If it doesn't run well under Wine, CrossOver Linux could be another way. I'll find out about that, too.

As for VMs - VMware and similar can be quite expensive on Windows side, so it was a relief to find Virtual Box in Linux. The Full Version is free to use on PCs (Sun owns it these days) for non-commercial purposes.

With Virtual Box, or VBox - you can create virtual hard-drives of "set" or "expanding" capacity, and install as many operating systems as you want to test or use - and have Host PC HDD space for... These huge HDDs we get so cheaply these days are a vast advantage for this!

You can run Windows, BSD, Unix, and Linux systems (Mac system is BSD based but not supposed to be run as VMs...) I have versions of Kbuntu, Mint, and Fedora, then XP-Pro SP3 and Win2k SP4, plus an "experimental" PCLOS (so I can mess it up without risking the HDD installed PCLOS) - all in VBox at present.

From the systems in VBox you have full access to Internet, can use USB flashdrives, access USB XHDs, and read / copy from / write CDs and DVDs.

Each Guest System can also have a linked directory (folder) in the Host System's /home (like a My Documents, but more-so) - to exchange material between the Guest and Host Systems.

PS: As many folk here know their way around Redmond's EULAs - I'd better explain the "XP" I have running in Linux. The CD is one MS kindly donated to the class I was in when I last updated my A+ Cert. (Early 2002) Microsoft is the Big Cheese in CompTIA, and as a sort of promo gave us each the "corporate" version of XP-Pro - stipulating no commercial use. This version doesn't have Activation, just the product key (installs like Win2k.) Then install SP2 (contains the SP1 that SP3 needs in the early CD installs) - and after that - SP3. Bit of a work-around - but it's legit...

Regards, Dave.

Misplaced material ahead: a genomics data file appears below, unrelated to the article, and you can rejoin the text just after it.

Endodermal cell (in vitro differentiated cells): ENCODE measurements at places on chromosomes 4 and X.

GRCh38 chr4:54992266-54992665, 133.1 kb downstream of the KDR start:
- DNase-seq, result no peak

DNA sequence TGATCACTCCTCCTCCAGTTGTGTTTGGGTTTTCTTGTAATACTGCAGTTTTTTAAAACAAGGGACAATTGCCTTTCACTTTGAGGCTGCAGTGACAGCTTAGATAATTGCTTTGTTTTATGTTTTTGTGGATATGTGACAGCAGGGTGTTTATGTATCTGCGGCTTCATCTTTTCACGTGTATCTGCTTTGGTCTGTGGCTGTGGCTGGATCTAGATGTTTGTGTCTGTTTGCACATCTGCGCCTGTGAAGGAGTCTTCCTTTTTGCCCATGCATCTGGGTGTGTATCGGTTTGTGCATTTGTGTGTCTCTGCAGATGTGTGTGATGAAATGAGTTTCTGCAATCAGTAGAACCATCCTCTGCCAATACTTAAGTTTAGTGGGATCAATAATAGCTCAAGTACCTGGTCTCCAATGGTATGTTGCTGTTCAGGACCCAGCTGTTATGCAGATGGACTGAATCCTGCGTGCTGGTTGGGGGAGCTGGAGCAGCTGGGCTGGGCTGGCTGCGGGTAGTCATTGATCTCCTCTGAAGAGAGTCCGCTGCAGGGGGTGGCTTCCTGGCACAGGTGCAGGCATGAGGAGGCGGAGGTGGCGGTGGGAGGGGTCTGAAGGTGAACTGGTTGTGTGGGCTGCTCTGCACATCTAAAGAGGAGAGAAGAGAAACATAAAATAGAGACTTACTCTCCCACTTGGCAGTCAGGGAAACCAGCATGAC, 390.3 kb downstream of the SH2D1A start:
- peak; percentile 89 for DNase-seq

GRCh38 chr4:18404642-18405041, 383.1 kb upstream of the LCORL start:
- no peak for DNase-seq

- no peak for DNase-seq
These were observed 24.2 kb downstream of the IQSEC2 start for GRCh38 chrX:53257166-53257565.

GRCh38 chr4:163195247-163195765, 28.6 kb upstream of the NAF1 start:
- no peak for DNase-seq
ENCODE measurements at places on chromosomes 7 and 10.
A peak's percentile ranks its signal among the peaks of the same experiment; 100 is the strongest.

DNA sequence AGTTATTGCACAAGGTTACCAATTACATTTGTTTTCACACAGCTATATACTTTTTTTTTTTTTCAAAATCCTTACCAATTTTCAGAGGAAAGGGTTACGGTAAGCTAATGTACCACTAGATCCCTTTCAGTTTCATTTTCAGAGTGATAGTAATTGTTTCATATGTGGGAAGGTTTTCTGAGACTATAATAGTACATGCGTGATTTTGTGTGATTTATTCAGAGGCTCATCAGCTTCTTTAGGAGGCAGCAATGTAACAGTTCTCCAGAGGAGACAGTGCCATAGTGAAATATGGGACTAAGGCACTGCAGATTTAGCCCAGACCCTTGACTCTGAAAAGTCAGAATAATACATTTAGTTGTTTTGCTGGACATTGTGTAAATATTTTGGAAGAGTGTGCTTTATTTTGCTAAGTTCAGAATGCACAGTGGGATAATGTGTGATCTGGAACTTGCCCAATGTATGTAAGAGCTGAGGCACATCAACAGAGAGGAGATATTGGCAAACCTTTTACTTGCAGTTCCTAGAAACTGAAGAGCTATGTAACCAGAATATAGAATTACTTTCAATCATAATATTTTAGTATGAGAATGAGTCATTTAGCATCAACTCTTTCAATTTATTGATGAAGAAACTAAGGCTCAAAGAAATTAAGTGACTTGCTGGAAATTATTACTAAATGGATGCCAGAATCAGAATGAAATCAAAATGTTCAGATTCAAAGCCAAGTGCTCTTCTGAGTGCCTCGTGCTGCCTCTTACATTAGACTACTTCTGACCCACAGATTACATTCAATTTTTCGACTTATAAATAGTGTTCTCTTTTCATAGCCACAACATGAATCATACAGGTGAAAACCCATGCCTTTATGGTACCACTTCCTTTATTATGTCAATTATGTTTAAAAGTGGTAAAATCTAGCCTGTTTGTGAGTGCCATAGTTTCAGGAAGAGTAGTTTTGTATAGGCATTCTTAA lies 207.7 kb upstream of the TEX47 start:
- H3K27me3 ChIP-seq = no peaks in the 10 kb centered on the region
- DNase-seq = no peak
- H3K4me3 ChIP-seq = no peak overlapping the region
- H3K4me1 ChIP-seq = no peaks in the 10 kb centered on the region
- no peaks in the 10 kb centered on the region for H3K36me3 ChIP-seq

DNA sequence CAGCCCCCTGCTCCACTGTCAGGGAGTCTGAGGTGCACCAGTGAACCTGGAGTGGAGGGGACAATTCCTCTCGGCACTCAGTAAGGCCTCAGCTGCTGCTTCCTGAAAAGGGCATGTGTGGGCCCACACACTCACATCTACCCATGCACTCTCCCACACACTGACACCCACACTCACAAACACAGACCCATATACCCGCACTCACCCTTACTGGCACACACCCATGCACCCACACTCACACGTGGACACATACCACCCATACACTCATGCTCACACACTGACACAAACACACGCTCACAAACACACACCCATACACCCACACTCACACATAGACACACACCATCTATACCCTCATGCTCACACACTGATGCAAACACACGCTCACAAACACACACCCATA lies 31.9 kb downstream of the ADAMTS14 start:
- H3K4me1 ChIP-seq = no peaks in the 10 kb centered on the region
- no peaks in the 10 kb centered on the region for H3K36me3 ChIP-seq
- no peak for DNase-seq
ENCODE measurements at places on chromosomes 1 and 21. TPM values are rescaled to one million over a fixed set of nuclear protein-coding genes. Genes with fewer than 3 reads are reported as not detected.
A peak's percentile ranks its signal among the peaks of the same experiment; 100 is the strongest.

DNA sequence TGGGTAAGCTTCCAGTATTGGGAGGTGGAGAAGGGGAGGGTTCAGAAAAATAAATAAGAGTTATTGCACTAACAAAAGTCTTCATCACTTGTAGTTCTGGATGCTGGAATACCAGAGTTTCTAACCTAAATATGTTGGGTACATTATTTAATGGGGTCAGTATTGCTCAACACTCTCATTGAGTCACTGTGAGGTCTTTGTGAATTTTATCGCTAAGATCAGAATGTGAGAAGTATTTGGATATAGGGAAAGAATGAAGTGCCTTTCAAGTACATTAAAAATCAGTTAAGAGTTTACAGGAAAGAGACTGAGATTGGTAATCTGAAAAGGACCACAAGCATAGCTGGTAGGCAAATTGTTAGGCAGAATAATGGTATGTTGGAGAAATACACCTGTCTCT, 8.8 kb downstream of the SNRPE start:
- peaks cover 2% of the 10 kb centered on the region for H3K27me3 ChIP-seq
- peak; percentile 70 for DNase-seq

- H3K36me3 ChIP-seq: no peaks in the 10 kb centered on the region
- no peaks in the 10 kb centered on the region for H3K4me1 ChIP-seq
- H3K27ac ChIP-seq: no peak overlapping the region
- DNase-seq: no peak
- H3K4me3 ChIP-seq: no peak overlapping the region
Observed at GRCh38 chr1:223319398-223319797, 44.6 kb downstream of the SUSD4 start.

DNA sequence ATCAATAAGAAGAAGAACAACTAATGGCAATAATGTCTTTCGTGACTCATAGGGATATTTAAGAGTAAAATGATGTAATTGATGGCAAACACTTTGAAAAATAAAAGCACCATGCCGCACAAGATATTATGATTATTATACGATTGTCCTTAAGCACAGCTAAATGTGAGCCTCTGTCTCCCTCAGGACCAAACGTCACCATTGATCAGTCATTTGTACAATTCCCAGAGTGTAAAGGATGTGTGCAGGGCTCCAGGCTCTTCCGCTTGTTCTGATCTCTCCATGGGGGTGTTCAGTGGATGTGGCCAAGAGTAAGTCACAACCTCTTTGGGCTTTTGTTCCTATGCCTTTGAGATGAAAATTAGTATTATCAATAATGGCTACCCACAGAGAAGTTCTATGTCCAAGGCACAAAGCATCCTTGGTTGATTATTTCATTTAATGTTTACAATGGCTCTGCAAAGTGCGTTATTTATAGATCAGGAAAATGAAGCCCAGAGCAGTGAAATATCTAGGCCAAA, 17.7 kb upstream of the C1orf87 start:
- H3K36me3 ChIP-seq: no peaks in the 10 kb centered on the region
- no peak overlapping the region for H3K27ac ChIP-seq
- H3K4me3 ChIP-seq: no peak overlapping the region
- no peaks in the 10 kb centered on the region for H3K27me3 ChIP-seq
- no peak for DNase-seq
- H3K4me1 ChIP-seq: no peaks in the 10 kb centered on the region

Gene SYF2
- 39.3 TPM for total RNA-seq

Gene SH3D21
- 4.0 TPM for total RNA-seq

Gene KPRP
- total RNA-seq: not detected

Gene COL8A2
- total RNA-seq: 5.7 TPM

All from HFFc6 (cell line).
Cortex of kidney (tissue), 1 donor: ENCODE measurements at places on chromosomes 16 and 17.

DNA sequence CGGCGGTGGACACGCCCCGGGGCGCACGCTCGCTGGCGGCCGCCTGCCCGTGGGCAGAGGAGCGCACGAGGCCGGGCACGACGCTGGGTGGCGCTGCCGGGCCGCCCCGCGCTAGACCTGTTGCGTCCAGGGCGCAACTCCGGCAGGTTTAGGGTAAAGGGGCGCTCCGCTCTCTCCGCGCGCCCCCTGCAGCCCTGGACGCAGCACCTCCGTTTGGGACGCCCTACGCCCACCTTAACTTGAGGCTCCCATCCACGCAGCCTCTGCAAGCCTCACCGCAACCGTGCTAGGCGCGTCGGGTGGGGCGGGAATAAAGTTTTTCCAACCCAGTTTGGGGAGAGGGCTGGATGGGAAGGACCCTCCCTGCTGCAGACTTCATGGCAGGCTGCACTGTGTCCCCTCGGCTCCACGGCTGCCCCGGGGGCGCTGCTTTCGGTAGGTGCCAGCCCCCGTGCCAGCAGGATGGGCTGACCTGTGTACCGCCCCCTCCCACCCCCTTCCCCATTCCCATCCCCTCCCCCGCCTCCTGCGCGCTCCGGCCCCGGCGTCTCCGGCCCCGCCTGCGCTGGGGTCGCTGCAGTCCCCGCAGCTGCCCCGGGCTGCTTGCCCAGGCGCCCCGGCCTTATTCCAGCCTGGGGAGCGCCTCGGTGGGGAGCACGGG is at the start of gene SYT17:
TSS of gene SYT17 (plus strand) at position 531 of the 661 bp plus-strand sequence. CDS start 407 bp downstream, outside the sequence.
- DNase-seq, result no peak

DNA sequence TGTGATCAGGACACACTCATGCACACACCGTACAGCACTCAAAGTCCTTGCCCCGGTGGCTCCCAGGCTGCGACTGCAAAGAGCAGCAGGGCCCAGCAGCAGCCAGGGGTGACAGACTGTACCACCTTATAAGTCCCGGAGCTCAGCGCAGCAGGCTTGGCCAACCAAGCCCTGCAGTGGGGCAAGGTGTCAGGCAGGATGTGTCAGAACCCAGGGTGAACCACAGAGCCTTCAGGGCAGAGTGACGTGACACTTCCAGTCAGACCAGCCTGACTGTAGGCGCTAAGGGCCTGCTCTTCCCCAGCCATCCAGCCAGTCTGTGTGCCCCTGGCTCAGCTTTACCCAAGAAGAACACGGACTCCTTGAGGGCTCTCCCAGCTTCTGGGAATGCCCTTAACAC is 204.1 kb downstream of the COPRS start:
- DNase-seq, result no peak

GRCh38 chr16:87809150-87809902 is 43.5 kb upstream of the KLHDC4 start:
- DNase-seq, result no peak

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PostPosted: Sun Oct 09, 2011 8:36 am 
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Hi Dave,

Thanks for the links and your much appreciated time. No, I haven't overlooked dual booting. Windows 7 works just fine for me so I have no need to add extra layers to my computing environment. But that will change unless Microsoft takes notice of the barrage of complaints that have already surfaced and provides an option to prevent the Metro panel from ever appearing. They have gone some way towards this (but not totally) but it seems that the Start menu may still be a casualty. That's bizarre in my book as legacy program installers will still be relying on that functionality to provide access rarely used components. Worse, if Microsoft provides another way to access those shortcuts there's a fighting chance that people like myself who like to collect related groups of shortcuts into a simpler structure at the base of the menu tree (e.g. under 'Office', Multimedia, Programming, Security etc) will likely be stuffed.

Again, thanks for all the valuable Linux info but no, it's not for me just yet. 8)

Bob.

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Leica D Vario-Elmar 14mm-150mm f/3.5 - f/5.6 ASPH.
OM-D E-M5, H-PS14042E, Gitzo GT1541T, Arca-Swiss Z1 DP ball-head.
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PostPosted: Sun Oct 09, 2011 8:38 am 
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Hi folks,

Back to the subject of the Windows 8 Metro panel, I'm surprised that it hasn't attracted more comment. Does that mean that most forum members would actually be happy to have their 1900 x 1200 colour calibrated screen filled with something that looks like a smartphone interface having a bad hair day! :shock:
    Image
Bob.

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Leica D Vario-Elmar 14mm-150mm f/3.5 - f/5.6 ASPH.
OM-D E-M5, H-PS14042E, Gitzo GT1541T, Arca-Swiss Z1 DP ball-head.